- While the JIT/Lean approach tries to eliminate variability, QRM recognizes that in certain markets responding to this variability may provide competitive advantage. Instead of eliminating variability, QRM creates an effective organization structure to cope with it and serve the market. QRM does this by exploiting its understanding of system dynamics.
- A specific example of the difference between JIT/Lean and QRM is the issue of delivery of material or components. "On-time delivery" is a cornerstone of JIT/Lean is implementation. And yet QRM understands of organizational dynamics shows that promoting on-time delivery results in dysfunctional dynamics with longer lead times and higher costs. QRM provides alternative metrics based on lead time reduction that promise greater improvement in the long run.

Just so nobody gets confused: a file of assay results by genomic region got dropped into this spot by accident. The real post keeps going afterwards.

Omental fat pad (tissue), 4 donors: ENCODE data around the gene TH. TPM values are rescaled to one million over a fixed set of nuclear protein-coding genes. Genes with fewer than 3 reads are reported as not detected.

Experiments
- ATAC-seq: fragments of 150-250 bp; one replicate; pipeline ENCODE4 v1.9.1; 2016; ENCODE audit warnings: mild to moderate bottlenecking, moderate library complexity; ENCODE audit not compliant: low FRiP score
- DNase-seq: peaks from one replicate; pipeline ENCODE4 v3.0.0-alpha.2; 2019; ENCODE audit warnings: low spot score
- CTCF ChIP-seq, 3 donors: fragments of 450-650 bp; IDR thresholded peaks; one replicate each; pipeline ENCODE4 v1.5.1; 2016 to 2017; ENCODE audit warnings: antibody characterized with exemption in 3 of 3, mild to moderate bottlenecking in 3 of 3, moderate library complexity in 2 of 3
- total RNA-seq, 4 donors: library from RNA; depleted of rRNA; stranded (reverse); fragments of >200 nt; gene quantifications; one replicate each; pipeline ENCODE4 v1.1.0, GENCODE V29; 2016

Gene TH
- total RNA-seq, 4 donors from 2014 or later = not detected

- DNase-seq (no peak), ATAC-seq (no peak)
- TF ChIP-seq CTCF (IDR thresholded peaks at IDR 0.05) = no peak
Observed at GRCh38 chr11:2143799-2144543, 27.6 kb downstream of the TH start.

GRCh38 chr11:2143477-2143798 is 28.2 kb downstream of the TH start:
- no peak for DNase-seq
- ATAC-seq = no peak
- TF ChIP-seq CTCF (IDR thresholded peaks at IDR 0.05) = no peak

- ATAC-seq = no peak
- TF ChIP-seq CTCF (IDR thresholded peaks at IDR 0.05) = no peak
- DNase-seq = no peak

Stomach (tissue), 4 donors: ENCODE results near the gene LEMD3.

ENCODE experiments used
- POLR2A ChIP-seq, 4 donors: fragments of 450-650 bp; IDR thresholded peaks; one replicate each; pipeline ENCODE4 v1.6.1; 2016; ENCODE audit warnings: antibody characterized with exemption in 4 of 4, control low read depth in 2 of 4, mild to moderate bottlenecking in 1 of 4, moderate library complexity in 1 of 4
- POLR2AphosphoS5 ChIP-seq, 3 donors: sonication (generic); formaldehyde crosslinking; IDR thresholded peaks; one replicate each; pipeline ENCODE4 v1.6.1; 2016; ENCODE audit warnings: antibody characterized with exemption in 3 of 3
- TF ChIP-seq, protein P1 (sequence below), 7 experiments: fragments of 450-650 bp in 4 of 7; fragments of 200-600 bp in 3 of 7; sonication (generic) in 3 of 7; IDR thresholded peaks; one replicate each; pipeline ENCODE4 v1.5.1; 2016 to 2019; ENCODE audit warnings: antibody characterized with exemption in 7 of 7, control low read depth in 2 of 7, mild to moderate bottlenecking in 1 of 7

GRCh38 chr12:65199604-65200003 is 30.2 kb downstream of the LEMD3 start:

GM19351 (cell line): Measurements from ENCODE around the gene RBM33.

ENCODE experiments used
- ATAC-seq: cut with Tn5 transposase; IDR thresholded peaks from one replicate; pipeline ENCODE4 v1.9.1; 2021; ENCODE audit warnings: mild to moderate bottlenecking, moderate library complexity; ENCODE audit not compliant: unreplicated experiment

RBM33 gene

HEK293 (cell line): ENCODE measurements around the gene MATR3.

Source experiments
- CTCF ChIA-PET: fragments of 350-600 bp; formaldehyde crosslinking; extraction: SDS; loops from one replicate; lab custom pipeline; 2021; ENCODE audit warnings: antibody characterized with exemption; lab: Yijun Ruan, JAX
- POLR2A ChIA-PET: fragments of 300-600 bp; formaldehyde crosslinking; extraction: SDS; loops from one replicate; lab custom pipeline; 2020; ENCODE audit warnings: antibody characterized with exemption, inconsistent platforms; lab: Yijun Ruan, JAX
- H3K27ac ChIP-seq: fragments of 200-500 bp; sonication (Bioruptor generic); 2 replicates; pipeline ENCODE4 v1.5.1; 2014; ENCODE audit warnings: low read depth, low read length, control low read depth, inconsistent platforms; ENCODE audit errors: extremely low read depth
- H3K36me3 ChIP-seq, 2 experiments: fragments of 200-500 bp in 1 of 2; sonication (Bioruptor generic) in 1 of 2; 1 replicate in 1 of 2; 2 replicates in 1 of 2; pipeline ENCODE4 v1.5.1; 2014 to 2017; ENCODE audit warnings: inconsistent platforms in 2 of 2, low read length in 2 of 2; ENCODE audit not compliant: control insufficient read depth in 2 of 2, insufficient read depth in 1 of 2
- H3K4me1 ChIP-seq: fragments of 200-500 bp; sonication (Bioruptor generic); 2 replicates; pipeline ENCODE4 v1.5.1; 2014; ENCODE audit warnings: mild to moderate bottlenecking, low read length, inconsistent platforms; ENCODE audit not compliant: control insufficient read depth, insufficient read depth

- The QRM approach extends to supply management as well, and is called time-based supply management (Ericksen, 2000). Companies such as John Deere are finding that, particularly for smaller suppliers, the time based mindset and QRM principles offer an effective approach to target improvements at the supplier's operation. In addition, rapid results can be achieved, with significant improvements in supplier deliveries and quality, and reduction in supplier cost and lead time (Golden, 1999; Ericksen, 2000; Nelson, 2000).
For companies making a large variety of products with variable demand, as well as for companies making highly engineered products, the JIT/Lean strategy of "pull" is either wasteful or breaks down altogether. For such companies, QRM provides an alternative strategy called POLCA which combines the best features of "push" and "pull" without their drawbacks.